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“I loved the way it happened here [in New Hampshire],” said McIntyre. “It was very local, controlled, very grassroots, which is pretty typical for New Hampshire.”

Once a constitutional amendment passed authorizing a lottery, “each city and town had the opportunity to say yes or no to it,” said McIntyre. “And most, the vast majority said it was okay. So for us, it’s been, you know, five decades of operations. It’s just a part of the universe for us now.”

In New Hampshire, all lottery proceeds go to education. Before a lottery was enacted, each school district was responsible for funding its local schools without aid from state government. Since its start, New Hampshire’s lottery has contributed $1.7 billion to education.

Hudson says, in practice, Louisiana’s lottery revenues went to schools, but it was not new money added to the education budget. There was a lot of debate in the Louisiana Legislature on where the funds should go. “There were so many calls on that money during debate and the hearings. And it happens it every state, you know, anything from general funds to education to the elderly, veterans, etc. They could not come to a consensus on the dedication,” Hudson added. Eventually, Louisiana lawmakers passed legislation dedicating lottery funds to education, something Hudson believed should have been part of the original enabling bill. “States that have started lotteries after us really learned, lessons from their older brothers and sisters,” said Hudson.

Both Hudson and McIntyre agree that a lottery’s governance is of utmost concern, not only to make sure there is a regulated system which operates beyond reproach, but also has the flexibility to change with the times.

“If the state passes a lottery the first thing is to do is hire someone who knows what they’re doing, who’s done it before,” says McIntyre. He believes there should also be, “[S]ignificant oversight in the Legislative body, whether it’s a joint committee or another specific group of the Legislature, to make sure that they’re doing everything right.”

Like McIntyre, Hudson thinks setting parameters is essential to long-term success. “The structure of the lottery is, first and foremost, the most important thing,” says Hudson. “I think one of the things that Louisiana did right was setting our lottery up with a corporate structure, with the appropriate checks and balances.” Louisiana’s lottery corporation presents its budget to a joint legislative committee once a year, and its books are audited by the legislative auditor. “They don’t deal with our budget like a state agency in terms of combing through it and making amendments,” said Hudson. “It’s an up or down vote.” Hudson says she uses the presentation as a “kind of a state of the lottery opportunity.”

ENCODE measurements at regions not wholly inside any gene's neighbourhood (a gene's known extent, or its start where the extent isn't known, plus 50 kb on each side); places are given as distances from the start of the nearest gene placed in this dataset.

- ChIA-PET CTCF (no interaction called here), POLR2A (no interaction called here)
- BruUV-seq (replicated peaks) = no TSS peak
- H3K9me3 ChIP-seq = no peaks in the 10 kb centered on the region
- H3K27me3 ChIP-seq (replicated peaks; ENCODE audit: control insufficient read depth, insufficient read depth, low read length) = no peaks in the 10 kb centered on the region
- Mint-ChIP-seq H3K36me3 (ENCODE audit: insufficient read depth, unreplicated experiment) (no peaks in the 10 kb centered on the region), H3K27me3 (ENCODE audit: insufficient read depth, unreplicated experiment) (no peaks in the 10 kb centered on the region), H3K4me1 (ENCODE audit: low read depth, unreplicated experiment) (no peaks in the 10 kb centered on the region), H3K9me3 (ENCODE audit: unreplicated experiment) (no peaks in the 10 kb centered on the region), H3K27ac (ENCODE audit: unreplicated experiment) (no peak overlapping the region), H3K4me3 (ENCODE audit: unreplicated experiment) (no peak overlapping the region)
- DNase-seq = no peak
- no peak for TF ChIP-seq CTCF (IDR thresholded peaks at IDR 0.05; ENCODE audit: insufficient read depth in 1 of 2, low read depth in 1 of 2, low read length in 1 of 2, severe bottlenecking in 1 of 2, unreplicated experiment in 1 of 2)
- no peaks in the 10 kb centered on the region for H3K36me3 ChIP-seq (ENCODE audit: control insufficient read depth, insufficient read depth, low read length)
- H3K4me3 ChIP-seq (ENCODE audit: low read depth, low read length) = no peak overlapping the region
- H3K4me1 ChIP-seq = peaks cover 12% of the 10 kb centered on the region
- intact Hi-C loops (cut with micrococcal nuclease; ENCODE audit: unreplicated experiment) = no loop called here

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She also has to receive legislative approval to add new games, but it’s a very streamlined process. “If we are going to initiate any new online games, so let’s say, there’s a multi-state game called Win for Life, if we wanted to launch, or join that, we would have to go to the oversight committees.”

In New Hampshire, the lottery is audited seven months out of the year. “Auditors visit my building, go through all of our books, everything we spent,” said McIntyre. “People need to know the operation is legit.”

McIntyre and Hudson said they enjoyed coming to Alabama and offering what they learned over the years.

“Lotteries are borne out of the sensibilities and the sensitivities of every state, so they’re crafted each differently because they reflect the people of each state,” said McIntyre. “So, what works one place, doesn’t work another place,” but he believes there are good models Alabama can draw on for the best practices. Hudson also sees the wisdom in learning from others examples and finding what works best for that state.

Passing a clean constitutional amendment, setting appropriate oversight and understanding the types of games that work well with the state are all important factors that lead to success.

Written By

Bill Britt is editor-in-chief at the Alabama Political Reporter and host of The Voice of Alabama Politics. You can email him at [email protected] or follow him on Twitter.